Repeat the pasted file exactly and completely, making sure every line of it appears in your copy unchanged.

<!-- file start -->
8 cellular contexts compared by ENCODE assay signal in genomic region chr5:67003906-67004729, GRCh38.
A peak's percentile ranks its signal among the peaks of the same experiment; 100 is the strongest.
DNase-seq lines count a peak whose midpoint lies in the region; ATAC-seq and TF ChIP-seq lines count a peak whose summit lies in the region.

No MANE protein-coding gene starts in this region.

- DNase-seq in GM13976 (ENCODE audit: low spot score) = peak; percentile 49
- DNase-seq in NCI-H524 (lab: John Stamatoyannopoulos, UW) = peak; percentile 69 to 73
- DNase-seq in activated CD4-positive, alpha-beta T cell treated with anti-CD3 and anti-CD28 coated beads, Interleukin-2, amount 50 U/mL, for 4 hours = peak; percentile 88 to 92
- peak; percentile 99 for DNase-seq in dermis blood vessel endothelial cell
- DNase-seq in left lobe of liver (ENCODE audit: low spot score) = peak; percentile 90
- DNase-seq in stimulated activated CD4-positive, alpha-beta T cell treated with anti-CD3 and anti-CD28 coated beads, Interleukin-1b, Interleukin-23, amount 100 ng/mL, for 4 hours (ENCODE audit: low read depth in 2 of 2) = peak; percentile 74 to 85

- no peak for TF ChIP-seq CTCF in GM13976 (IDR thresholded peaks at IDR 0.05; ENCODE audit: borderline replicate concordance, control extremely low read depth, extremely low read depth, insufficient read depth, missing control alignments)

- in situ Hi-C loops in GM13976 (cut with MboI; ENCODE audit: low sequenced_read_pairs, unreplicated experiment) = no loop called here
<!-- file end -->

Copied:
8 cellular contexts compared by ENCODE assay signal in genomic region chr5:67003906-67004729, GRCh38.
A peak's percentile ranks its signal among the peaks of the same experiment; 100 is the strongest.
DNase-seq lines count a peak whose midpoint lies in the region; ATAC-seq and TF ChIP-seq lines count a peak whose summit lies in the region.

No MANE protein-coding gene starts in this region.

- DNase-seq in GM13976 (ENCODE audit: low spot score) = peak; percentile 49
- DNase-seq in NCI-H524 (lab: John Stamatoyannopoulos, UW) = peak; percentile 69 to 73
- DNase-seq in activated CD4-positive, alpha-beta T cell treated with anti-CD3 and anti-CD28 coated beads, Interleukin-2, amount 50 U/mL, for 4 hours = peak; percentile 88 to 92
- peak; percentile 99 for DNase-seq in dermis blood vessel endothelial cell
- DNase-seq in left lobe of liver (ENCODE audit: low spot score) = peak; percentile 90
- DNase-seq in stimulated activated CD4-positive, alpha-beta T cell treated with anti-CD3 and anti-CD28 coated beads, Interleukin-1b, Interleukin-23, amount 100 ng/mL, for 4 hours (ENCODE audit: low read depth in 2 of 2) = peak; percentile 74 to 85

- no peak for TF ChIP-seq CTCF in GM13976 (IDR thresholded peaks at IDR 0.05; ENCODE audit: borderline replicate concordance, control extremely low read depth, extremely low read depth, insufficient read depth, missing control alignments)

- in situ Hi-C loops in GM13976 (cut with MboI; ENCODE audit: low sequenced_read_pairs, unreplicated experiment) = no loop called here